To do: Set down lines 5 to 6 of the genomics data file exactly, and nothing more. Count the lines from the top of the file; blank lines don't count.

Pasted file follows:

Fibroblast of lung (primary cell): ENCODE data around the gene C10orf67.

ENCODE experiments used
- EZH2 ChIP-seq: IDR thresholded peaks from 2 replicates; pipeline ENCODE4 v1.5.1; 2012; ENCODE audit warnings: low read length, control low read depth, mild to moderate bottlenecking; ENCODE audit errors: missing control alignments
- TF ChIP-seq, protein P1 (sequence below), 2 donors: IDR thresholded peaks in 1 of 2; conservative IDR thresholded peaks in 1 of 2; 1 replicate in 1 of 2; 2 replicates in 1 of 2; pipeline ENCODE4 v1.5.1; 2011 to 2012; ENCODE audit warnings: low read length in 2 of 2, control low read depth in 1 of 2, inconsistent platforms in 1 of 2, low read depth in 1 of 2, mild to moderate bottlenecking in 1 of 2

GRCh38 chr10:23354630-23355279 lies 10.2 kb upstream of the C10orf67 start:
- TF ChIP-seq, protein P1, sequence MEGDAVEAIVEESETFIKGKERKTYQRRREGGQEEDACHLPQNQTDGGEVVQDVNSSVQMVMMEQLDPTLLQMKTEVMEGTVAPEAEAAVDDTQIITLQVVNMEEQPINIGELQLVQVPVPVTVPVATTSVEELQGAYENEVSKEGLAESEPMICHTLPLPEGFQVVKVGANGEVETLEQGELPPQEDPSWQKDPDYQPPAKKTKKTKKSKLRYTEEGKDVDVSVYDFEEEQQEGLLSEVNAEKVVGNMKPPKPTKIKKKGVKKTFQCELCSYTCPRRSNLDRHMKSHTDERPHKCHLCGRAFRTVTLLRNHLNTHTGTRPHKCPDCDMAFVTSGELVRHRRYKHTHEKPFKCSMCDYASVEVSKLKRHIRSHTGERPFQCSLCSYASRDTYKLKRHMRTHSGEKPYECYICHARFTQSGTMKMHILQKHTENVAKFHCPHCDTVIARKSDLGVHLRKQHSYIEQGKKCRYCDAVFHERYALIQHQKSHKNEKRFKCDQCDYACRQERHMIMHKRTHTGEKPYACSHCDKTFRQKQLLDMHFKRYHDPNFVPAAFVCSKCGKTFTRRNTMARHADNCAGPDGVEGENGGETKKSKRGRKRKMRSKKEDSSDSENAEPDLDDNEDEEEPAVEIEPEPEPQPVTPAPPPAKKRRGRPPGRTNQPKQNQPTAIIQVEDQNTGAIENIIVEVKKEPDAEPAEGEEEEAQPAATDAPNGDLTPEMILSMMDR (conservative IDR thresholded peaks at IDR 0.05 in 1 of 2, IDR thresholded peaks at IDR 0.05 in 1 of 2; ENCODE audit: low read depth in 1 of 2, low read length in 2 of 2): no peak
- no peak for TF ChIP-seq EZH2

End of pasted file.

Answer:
GRCh38 chr10:23354630-23355279 lies 10.2 kb upstream of the C10orf67 start:
- TF ChIP-seq, protein P1, sequence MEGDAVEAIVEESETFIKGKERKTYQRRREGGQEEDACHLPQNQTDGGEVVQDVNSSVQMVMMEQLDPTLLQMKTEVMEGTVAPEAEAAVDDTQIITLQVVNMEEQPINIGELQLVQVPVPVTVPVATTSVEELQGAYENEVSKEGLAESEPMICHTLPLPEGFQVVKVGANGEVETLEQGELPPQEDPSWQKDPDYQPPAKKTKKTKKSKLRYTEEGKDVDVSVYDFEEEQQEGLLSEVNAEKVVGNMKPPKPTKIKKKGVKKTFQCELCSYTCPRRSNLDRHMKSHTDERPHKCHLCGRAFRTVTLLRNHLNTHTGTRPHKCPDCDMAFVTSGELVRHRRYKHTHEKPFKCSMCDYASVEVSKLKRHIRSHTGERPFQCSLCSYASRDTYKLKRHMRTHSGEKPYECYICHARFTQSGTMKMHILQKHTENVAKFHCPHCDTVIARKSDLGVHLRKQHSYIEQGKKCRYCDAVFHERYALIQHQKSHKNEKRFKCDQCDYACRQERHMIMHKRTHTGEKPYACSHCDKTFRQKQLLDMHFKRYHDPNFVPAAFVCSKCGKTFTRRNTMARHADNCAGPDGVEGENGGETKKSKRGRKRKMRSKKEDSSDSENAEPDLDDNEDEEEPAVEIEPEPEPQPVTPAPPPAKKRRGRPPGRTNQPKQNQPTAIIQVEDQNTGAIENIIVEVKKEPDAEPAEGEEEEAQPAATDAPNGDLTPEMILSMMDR (conservative IDR thresholded peaks at IDR 0.05 in 1 of 2, IDR thresholded peaks at IDR 0.05 in 1 of 2; ENCODE audit: low read depth in 1 of 2, low read length in 2 of 2): no peak